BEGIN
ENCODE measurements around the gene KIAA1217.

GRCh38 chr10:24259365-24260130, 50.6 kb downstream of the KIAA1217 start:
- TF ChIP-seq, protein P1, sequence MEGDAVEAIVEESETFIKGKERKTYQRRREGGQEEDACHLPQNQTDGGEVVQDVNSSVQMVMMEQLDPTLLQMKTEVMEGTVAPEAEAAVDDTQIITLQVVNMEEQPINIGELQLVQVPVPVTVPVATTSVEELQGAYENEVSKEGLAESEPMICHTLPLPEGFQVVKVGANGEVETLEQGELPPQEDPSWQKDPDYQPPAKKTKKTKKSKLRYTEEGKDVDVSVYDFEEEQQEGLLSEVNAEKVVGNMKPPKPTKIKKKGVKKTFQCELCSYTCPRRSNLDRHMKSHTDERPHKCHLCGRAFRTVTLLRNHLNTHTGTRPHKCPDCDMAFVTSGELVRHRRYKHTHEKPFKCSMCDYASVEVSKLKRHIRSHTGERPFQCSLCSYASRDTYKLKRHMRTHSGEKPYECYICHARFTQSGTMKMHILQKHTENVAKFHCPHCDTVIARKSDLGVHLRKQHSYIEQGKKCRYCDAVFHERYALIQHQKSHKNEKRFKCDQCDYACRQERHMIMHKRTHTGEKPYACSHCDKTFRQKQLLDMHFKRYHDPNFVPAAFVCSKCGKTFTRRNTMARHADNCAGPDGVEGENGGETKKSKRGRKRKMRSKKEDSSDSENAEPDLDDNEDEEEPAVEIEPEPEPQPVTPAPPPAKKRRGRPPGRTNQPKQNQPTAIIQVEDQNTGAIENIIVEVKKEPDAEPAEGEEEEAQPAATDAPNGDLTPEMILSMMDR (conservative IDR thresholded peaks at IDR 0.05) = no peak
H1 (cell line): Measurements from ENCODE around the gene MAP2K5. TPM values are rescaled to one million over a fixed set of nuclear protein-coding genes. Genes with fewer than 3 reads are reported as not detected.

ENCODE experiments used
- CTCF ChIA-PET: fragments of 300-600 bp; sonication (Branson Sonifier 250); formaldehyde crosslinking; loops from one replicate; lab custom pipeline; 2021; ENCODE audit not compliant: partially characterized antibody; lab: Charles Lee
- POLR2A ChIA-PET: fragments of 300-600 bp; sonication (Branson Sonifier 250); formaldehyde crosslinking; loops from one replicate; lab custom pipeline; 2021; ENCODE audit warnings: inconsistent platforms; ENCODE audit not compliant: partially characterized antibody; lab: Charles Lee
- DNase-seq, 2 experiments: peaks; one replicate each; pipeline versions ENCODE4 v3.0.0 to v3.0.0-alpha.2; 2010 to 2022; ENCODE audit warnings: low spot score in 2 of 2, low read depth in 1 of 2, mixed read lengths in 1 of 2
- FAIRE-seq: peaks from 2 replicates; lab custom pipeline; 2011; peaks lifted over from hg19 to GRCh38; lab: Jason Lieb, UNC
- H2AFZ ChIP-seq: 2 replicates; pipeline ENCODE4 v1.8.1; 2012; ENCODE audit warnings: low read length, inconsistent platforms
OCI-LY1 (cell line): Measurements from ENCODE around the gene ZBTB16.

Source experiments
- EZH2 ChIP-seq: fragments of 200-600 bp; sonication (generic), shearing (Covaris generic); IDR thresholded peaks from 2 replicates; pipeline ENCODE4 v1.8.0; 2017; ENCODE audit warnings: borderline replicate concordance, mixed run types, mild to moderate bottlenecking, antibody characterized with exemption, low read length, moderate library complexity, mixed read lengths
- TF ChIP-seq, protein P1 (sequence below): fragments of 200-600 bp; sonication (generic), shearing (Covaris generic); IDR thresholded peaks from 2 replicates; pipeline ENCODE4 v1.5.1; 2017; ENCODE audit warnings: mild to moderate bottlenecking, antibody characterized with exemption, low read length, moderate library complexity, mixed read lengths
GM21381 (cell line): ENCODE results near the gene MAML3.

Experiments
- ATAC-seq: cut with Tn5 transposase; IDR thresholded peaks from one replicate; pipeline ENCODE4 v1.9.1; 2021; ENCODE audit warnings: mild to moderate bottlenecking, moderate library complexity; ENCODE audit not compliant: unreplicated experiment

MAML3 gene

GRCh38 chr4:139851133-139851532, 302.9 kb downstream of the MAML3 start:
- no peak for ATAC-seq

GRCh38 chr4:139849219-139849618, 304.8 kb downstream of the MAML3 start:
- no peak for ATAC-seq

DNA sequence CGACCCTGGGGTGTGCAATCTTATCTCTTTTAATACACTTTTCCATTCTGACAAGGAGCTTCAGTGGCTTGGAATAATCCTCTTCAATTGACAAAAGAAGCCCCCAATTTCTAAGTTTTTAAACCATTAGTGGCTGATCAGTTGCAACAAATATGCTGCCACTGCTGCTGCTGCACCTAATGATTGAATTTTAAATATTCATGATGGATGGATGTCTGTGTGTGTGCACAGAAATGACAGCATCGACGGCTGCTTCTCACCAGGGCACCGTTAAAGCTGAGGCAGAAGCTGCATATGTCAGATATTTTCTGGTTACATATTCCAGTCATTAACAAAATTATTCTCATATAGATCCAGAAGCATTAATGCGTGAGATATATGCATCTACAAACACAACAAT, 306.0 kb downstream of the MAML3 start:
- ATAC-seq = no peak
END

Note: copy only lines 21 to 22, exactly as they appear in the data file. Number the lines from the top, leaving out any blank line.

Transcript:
GRCh38 chr4:139849219-139849618, 304.8 kb downstream of the MAML3 start:
- no peak for ATAC-seq